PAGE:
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Saturday, July 31, 2021

Video mapping brings new life to Uxmal’s light and sound show

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Carlos Rosado van der Gracht
Born in Mérida, Carlos Rosado van der Gracht is a Mexican/Canadian blogger, photographer and adventure expedition leader. He holds degrees in multimedia, philosophy and translation from universities in Mexico, Canada and Norway. Sign up for the Yucatán Roundup, a free newsletter, which delivers the week's top headlines every Monday.
Uxmal’s revamped light and sound show kicked off last night with plenty of fanfare. Photo: Courtesy

Uxmal’s new and improved light and sound show uses video mapping technology and intriguing narratives to bring the ancient city back to life.

Friday night’s debut of the upgraded show was attended by dignitaries including the secretary-general of the World Tourism Association, Zurab Pololikashvili, and INAH Director Diego Prieto Hernández.

Yucatán Gov. Mauricio Vila Dosal expressed his enjoyment of Uxmal’s upgraded light and sound show and expressed confidence that it would boost the state’s profile as a world-class destination. Photo: Courtesy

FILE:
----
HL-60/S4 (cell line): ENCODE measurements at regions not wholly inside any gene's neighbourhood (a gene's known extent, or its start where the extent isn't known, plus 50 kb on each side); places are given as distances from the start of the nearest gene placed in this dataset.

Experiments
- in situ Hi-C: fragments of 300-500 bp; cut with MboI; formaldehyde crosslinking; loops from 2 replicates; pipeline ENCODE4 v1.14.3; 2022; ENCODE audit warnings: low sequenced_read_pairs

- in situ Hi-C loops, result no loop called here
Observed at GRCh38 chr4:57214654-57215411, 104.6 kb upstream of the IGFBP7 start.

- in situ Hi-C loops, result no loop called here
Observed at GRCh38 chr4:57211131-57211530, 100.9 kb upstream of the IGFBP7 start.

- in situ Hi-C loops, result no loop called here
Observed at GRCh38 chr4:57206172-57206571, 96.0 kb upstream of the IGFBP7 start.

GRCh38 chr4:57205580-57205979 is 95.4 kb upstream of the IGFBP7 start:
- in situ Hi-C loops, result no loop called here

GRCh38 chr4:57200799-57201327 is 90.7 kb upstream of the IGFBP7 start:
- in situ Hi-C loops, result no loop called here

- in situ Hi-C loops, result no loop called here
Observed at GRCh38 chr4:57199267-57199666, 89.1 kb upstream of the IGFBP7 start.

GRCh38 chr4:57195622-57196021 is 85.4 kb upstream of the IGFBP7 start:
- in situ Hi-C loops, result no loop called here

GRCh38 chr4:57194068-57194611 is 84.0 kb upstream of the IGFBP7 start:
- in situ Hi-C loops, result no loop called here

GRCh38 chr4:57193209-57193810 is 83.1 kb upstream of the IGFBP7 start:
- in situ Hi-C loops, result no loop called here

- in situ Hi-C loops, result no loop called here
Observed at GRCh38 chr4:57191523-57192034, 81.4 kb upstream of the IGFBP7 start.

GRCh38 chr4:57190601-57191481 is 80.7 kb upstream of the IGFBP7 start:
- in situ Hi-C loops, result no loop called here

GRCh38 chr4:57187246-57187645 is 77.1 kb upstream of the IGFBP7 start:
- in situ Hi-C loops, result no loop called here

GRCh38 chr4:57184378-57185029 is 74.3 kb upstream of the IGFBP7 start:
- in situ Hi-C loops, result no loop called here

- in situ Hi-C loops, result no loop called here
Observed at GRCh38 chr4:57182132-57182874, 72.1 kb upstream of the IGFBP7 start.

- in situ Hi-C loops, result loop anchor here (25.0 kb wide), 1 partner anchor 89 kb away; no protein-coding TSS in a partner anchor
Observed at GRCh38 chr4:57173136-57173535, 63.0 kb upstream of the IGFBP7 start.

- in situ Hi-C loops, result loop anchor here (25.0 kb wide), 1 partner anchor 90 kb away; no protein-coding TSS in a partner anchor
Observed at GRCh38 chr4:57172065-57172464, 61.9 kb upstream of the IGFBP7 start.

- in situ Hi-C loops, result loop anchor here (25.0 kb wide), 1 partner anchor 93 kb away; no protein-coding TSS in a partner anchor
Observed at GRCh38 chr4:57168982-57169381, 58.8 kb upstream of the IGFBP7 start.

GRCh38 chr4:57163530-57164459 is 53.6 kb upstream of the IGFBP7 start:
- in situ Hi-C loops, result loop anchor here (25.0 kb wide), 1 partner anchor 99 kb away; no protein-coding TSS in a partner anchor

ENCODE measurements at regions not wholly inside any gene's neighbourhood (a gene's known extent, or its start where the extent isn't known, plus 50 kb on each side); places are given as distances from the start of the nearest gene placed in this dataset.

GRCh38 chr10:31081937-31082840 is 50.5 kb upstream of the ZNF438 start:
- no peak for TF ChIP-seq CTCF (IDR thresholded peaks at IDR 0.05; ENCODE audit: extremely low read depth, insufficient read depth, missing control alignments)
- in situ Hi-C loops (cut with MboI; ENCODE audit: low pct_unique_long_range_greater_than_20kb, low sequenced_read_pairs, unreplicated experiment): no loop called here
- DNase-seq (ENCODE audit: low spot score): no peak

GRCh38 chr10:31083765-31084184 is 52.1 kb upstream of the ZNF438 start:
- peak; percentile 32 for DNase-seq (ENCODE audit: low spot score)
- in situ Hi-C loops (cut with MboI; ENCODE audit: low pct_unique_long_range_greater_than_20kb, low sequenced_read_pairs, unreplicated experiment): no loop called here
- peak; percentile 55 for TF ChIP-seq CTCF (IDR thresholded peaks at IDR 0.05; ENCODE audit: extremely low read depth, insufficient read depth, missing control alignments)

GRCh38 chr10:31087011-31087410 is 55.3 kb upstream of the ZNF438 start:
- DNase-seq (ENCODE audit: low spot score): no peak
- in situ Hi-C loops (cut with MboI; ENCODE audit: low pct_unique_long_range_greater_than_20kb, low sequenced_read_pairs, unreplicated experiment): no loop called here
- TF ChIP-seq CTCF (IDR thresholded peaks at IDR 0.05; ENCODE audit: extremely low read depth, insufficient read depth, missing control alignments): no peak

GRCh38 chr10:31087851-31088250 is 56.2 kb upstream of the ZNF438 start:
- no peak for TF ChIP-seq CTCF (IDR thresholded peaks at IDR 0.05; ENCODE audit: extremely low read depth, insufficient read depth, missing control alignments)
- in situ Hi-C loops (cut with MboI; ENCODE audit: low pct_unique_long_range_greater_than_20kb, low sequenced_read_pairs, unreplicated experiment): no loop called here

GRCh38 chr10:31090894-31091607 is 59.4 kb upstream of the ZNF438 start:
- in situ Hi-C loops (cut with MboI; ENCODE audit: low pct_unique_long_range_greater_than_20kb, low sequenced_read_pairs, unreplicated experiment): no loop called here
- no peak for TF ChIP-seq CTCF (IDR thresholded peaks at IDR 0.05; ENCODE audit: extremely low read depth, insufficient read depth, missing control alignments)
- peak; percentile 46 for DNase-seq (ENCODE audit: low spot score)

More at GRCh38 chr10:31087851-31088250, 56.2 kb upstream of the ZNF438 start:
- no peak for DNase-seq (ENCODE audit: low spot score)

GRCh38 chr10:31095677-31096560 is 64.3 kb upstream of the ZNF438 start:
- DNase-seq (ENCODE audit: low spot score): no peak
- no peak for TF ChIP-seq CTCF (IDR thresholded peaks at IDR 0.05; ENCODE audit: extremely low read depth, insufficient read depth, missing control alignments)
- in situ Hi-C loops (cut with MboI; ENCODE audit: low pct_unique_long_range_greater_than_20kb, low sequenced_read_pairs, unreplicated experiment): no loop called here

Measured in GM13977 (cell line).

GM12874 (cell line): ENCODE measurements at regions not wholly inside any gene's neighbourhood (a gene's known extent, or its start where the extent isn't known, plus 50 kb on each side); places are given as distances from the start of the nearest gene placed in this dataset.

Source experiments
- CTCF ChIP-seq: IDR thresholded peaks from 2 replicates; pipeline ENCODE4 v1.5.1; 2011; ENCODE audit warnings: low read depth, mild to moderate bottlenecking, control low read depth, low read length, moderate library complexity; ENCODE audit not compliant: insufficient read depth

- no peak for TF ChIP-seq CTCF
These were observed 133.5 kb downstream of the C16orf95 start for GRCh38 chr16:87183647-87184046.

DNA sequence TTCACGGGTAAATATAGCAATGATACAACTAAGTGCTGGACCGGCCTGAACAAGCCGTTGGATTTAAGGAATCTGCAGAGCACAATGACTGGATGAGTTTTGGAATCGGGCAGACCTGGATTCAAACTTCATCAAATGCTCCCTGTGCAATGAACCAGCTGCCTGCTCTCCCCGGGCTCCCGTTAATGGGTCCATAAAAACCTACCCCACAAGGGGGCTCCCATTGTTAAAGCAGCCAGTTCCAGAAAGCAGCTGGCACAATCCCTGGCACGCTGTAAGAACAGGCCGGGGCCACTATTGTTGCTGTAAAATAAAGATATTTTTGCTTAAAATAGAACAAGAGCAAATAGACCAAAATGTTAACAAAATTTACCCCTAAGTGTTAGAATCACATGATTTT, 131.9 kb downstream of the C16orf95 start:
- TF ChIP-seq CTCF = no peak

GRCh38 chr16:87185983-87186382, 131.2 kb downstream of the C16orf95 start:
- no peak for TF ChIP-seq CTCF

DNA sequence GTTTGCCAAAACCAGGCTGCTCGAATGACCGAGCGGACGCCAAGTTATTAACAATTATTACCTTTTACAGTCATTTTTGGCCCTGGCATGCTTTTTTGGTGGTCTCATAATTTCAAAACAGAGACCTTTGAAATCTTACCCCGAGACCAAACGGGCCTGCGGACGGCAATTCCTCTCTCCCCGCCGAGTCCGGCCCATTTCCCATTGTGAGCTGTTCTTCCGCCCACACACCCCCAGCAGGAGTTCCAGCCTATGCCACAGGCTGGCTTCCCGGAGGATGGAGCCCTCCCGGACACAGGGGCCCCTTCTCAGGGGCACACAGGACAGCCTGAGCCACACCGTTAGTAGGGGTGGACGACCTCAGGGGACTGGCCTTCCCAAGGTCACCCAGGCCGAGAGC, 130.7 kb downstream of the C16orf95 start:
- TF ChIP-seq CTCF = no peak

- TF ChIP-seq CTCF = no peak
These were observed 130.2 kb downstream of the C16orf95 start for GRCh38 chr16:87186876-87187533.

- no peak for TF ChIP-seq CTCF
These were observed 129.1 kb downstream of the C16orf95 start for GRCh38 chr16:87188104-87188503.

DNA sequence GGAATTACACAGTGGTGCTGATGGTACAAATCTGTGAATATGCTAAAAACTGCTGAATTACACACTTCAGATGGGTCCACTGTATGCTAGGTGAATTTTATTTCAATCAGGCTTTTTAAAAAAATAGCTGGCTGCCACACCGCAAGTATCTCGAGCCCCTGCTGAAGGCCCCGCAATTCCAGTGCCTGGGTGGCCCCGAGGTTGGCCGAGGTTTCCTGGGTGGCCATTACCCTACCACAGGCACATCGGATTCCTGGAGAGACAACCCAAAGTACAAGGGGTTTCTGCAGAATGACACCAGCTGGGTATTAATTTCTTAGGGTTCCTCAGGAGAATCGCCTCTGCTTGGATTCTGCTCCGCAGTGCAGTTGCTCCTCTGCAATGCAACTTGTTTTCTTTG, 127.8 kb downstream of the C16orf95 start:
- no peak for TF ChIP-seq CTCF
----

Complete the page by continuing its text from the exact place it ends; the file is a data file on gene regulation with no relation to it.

Images projected on the Uxmal’s ancient structures include representations of Kukulkán — the divine feathered serpent — and the rain god Chaac.

The light and sound show at Uxmal dates back to 1975 when it was inaugurated in the presence of Queen Elizabeth II. Since then, the spectacle has received several improvements and upgrades. 

Earlier: Ancient monuments in Teotihuacan endangered by illegal construction

Likely founded sometime between the 5th and 7th century CE, Uxmal is the second most visited archaeological site in Yucatán, after Chichén Itzá

The ancient city is renowned for its distinctive Puuc architecture,  beautiful plazas, and intricate stone and mosaic designs. 

Video mapping lights up the ancient facade up the complex known as the Nunery, in Uxmal. Photo: Courtesy

The name of Uxmal derives from two Mayan words: ux, which means three; and mal, to build. Therefore, we refer to Uxmal as the thrice-built city.

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